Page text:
With what shall I fix it, dear Liza, with what?
With some straw, dear Henry, dear Henry, dear Henry,
With some straw, dear Henry, dear Henry, some straw.
The straw is too long, dear Liza, dear Liza,
The straw is too long, dear Liza, too long,
Then cut it, dear Henry, dear Henry, dear Henry,
Then cut it, dear Henry, dear Henry, cut it.
With what shall I cut it, dear Liza, dear Liza?
With what shall I cut it, dear Liza, with what?
With an axe, dear Henry, dear Henry, dear Henry,
With an axe, dear Henry, dear Henry, an axe.
The axe is too dull, dear Liza, dear Liza,
The axe is too dull, dear Liza, too dull.
Then whet it, dear Henry, dear Henry, dear Henry,
Then whet it, dear Henry, dear Henry, whet it.
With what shall I whet it, dear Liza, dear Liza?
With what shall I whet it, dear Liza, with what?
With a stone, dear Henry, dear Henry, dear Henry,
With a stone, dear Henry, dear Henry, a stone.
The stone is too dry, dear Liza, dear Liza,
The stone is too dry, dear Liza, too dry.
Then moisten it, dear Henry, dear Henry, dear Henry,
Then moisten it, dear Henry, dear Henry, moisten it.
With what shall I moisten, dear Liza, dear Liza?
With what shall I moisten, dear Liza, with what?
Try water, dear Henry, dear Henry, dear Henry,
Try water, dear Henry, dear Henry, try water.
From where shall I get it, dear Liza, dear Liza?
From where shall I get it, dear Liza, from where?
From the well, dear Henry, dear Henry, dear Henry,
From the well, dear Henry, dear Henry, the well.
In what shall I fetch it, dear Liza, dear Liza?
In what shall I fetch it, dear Liza, in what?
In a bucket dear Henry, dear Henry, dear Henry,
In a bucket dear Henry, dear Henry, in a bucket.
There’s a hole in my bucket, dear Liza, dear Liza,
There’s a hole in my bucket, dear Liza, a hole.

*Book picture courtesy Boyds Mills Press.

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Aangilam again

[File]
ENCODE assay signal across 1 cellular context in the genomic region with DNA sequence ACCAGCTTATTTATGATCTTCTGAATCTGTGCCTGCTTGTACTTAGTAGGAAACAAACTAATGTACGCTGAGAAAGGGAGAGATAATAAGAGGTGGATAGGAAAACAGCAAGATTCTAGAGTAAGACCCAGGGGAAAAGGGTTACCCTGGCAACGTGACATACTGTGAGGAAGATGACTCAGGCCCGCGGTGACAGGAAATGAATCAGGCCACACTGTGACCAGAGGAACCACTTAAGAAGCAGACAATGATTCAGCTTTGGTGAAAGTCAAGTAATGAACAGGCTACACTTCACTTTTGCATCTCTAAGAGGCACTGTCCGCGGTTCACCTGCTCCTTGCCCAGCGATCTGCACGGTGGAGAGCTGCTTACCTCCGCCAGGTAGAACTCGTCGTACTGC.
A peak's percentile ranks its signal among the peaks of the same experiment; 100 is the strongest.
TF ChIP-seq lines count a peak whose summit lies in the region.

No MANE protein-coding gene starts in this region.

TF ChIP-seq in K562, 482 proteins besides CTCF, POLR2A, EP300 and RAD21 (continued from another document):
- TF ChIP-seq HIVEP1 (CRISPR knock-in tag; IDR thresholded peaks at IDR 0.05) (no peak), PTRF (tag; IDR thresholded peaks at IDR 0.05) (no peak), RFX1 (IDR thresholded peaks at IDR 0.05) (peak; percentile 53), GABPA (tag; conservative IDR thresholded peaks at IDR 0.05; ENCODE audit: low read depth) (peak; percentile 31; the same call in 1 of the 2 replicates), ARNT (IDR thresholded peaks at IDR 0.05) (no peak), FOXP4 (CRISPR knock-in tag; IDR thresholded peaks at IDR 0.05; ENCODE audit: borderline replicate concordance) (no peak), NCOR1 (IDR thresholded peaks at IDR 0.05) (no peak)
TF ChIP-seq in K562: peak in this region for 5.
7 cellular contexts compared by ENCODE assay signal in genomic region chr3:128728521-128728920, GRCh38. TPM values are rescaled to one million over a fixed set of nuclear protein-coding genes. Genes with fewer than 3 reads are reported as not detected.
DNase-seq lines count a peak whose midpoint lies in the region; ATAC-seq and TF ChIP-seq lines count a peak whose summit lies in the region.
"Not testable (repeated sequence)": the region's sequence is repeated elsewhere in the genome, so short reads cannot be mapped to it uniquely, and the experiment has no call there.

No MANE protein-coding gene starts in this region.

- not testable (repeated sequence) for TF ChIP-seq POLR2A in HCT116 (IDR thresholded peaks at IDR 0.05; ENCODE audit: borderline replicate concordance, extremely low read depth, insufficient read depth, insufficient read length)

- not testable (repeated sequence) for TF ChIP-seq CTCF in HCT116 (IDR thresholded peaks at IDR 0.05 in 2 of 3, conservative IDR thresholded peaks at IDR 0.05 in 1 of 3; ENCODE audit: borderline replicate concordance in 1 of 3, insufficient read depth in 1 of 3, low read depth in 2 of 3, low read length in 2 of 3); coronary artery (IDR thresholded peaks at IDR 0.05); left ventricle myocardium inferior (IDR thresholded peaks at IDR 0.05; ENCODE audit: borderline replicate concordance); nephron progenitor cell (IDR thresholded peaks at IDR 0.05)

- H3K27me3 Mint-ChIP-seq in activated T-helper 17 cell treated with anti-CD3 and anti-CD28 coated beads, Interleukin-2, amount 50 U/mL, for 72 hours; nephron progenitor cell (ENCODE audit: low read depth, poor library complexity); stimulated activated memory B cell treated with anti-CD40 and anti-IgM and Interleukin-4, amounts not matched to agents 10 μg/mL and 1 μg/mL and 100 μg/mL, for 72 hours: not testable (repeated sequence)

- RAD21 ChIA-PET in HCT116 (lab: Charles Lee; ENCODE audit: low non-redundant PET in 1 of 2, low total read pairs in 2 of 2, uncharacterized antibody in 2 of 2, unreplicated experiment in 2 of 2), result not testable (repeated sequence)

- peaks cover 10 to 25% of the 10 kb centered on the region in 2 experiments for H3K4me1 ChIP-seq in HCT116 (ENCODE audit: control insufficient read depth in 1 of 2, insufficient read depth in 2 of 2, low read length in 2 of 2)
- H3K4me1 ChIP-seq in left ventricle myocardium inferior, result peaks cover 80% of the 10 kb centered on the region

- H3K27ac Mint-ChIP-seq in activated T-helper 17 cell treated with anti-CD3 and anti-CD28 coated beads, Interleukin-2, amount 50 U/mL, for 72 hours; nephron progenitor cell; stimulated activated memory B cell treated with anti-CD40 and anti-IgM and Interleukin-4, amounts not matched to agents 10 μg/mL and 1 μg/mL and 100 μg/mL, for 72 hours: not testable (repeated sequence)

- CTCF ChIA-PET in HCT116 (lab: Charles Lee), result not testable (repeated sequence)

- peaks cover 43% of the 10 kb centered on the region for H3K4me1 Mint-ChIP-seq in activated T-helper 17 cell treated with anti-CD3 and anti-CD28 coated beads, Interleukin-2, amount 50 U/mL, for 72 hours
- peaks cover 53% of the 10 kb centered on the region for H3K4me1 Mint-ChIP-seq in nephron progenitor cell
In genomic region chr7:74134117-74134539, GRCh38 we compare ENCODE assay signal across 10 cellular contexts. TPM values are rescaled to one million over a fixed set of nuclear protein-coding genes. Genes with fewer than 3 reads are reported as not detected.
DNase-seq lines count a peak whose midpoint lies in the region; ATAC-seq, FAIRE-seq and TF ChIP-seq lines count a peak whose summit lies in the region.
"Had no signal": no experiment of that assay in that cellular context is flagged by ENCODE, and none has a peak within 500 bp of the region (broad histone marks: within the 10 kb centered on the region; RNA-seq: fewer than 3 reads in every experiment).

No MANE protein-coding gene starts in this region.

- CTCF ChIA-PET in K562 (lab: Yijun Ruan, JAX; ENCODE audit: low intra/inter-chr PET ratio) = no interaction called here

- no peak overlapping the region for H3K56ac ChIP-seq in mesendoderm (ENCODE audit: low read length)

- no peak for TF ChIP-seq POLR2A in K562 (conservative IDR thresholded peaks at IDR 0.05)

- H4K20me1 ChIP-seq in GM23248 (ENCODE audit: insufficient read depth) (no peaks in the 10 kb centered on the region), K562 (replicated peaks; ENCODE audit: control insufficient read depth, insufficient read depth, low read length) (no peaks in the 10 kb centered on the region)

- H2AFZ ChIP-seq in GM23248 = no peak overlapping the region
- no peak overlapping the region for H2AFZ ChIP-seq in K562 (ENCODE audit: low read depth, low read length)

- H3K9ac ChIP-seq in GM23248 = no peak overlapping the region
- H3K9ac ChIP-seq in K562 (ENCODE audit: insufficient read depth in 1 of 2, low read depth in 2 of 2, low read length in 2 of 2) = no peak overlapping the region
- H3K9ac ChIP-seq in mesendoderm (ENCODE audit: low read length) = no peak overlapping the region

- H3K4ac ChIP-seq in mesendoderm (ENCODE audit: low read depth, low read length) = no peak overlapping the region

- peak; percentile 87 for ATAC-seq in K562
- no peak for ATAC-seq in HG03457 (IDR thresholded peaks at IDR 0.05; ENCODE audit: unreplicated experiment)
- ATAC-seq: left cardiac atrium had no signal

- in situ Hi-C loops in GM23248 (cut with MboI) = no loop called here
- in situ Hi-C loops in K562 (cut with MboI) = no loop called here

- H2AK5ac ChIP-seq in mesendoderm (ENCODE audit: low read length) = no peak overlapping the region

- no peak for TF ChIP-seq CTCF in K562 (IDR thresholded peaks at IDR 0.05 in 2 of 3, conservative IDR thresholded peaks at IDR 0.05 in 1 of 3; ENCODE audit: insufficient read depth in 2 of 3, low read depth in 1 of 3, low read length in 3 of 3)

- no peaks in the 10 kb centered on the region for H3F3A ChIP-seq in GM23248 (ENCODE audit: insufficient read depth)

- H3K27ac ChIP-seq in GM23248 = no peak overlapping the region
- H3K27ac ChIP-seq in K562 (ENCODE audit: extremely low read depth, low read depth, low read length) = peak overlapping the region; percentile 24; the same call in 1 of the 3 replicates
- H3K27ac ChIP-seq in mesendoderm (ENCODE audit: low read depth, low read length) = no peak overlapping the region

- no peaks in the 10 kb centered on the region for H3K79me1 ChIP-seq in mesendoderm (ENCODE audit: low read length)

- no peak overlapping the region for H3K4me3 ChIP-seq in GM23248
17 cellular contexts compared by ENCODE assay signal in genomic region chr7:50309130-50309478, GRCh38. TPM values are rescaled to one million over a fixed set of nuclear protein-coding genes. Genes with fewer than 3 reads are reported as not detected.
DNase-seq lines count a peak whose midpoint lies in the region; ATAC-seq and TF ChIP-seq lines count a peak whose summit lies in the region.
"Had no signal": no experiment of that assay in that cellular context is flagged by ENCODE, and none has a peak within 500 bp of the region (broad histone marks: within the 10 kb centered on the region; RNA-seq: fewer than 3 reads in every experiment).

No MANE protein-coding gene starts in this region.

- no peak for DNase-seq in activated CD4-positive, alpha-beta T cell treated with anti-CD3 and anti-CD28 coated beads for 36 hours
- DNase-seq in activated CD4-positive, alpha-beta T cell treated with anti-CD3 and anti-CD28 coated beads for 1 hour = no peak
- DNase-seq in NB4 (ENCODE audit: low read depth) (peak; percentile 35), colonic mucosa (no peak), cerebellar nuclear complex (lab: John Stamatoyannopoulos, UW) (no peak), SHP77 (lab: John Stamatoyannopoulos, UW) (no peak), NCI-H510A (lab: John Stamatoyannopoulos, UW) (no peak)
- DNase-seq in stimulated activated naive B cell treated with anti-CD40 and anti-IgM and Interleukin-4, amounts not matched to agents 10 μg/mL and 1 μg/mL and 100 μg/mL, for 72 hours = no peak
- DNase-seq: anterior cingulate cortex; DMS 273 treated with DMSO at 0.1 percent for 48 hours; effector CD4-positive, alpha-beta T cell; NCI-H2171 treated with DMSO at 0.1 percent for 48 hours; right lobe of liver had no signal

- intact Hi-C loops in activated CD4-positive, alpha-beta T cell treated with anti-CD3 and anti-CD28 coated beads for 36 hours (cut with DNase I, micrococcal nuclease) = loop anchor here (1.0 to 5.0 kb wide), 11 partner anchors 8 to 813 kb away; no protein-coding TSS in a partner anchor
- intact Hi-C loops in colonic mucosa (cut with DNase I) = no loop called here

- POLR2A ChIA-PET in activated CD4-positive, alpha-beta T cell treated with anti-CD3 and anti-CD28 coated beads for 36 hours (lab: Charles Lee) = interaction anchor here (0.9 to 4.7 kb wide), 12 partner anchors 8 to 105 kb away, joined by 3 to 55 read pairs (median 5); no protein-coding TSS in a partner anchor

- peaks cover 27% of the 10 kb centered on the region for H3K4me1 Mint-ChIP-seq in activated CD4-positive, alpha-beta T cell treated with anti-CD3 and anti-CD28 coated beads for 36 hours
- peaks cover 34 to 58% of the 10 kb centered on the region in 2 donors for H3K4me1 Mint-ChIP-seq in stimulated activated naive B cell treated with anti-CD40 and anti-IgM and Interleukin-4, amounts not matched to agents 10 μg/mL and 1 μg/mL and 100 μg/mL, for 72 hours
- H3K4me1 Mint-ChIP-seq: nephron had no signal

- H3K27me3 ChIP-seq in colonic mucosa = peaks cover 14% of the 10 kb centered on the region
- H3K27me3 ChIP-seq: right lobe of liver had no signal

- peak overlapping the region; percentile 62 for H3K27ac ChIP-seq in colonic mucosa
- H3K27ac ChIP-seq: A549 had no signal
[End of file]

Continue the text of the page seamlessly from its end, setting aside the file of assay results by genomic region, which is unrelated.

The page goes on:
School days make us nostalgic in more than one way – innocent infatuations, ruthless running around campus without meaning, and the list goes on. One thing that makes us laugh every time we think of school is the language used by most physical education trainers, who’re more fondly called PT sirs. I’ve even enjoyed discussing some of the quotes my trainer with peers from other schools. I present to you some of the ones I’ve cherished – I’m sure you’d have heard many of them yourself.

  • Sit together separately
  • I saw you three going doubles last evening
  • I have two daughters – both girls
  • Stand in a straight circle
  • Open the window, let the atmosphere come in (or for that matter, let the air force in would fit in just as much) – and for those of you wondering when the trainers come inside classrooms, they do so when they act as proxies for other teachers

And I had Nikhil add some more to glorify the list

  • Boys, come in! (to call us to attention)
  • Tell 1,2 da! (to split the class into two lines)
  • Principal is passing away (when they mean to say passing-by)
  • There is no wind in the ball, da! (priceless)
  • She talking, me talking – middle middle why you talking?

… and that brings us to my all time favorite: “boys stand to my left, girls to my right, and others in the middle.”